What’s the stage like?
On many other Grand Tours, it would be the Queen Stage: the most testing and prestigious of the three weeks. On this Giro, though, there is still tougher to come. Good job there is a rest day on Monday for riders to recover from this stage and ready themselves for what comes next.
At 209km, it’s not only long, but brutal. After an innocuous first 60km, the ascending begins. A Category One climb is followed by two Category Two climbs. The stage climaxes with another Category One: the 10km ascent to the summit finish of Roccaraso, which contains steep ramps and is likely to blow apart the General Classification.
After having an unofficial rest day on Stage 8 – by allowing the breakaway a huge lead – the peloton will be geared up for an explosive day that will shape the General Classification competition for the rest of the Giro.
Who are the favourites?
The markets suggest that this will be a day for another breakaway success, with the likes of Thomas de Gendt ([10.00]), Jack Haig ([12.00]), Diego Ulissi ([16.00]) and Giovanni Visconti ([16.00]) most prominent in the betting.
Whilst a breakaway win is possible, though, it doesn’t seem the most likely outcome here. The race for the Maglia Rosa has an interesting shape to it, as all the riders in the top ten – except for current leader, Joao Almeida – are mediocre time triallists at best. Including this stage, there are five mountainous days remaining that offer the opportunity to put serious time into rivals. If these contenders pass up too many opportunities, they run the risk of being ridden out of contention for Giro honours on the two remaining time trials.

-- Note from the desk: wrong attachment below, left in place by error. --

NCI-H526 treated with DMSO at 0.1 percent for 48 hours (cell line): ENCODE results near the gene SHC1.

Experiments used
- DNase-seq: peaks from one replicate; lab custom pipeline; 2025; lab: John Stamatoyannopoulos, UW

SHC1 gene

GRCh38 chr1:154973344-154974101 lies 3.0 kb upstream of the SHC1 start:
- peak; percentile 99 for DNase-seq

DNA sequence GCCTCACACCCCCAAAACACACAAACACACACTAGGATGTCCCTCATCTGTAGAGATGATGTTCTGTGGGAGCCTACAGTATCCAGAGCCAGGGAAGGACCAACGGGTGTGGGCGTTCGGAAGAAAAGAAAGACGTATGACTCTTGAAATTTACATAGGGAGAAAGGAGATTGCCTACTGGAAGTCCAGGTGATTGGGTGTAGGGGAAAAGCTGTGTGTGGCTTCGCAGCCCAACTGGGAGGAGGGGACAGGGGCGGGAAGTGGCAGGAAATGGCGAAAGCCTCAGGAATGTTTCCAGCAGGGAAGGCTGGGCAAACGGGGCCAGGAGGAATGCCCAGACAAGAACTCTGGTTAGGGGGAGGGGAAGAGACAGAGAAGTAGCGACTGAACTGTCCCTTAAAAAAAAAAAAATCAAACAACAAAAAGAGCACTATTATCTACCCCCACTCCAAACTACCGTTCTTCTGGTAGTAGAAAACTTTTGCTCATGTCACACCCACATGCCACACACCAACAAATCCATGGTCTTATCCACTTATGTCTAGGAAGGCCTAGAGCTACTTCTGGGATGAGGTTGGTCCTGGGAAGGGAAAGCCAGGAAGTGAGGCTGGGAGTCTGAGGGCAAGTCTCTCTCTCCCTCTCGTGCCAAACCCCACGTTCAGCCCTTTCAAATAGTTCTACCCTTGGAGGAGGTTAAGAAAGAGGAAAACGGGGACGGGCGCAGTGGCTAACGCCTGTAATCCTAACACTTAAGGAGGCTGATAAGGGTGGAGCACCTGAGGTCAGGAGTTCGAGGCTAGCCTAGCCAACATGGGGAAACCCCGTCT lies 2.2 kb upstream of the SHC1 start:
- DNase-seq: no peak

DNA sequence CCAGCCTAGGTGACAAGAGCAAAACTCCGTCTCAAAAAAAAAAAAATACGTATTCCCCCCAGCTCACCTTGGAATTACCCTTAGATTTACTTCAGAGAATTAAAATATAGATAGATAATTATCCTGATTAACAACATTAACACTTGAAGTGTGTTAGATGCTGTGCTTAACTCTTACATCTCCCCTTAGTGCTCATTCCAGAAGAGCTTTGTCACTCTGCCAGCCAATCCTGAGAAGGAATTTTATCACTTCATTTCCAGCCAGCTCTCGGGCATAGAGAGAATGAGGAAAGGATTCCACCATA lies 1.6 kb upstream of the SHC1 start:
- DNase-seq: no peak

So, whilst a breakaway win wouldn’t be a huge surprise, I expect the big guns to keep any breakaway on a short rein.
Who are the most likely outsiders?
A valid case could be made for any of Pello Bilbao ([50.00]), Wilco Kelderman ([20.00]), Harm Vanhoucke ([90.00]), Jakob Fuglsang ([24.00]), Steven Kruijswijk ([100.00]) and Pascal Konrad ([40.00]). And if it wasn’t for the injury he is carrying, Domenico Pozzovivo ([60.00]) could be added to that list.
The best value, though, must be Vincenzo Nibali ([30.00]). Opening time trail aside, he has looked comfortable throughout this Giro, riding a typically quiet race. He retains his explosivity in the mountains, however, and is experienced enough to realise that the chances to take time out his rivals are limited, and that attacking before a rest day is a wise move.
What effect will it have on the overall market?
Expect the General Classification to explode on this stage. The pretenders will fall away and we’ll be left with the handful of riders who can have a realistic expectation of perhaps wearing the Maglia Rosa in Milan.
*Odds correct at the time of writing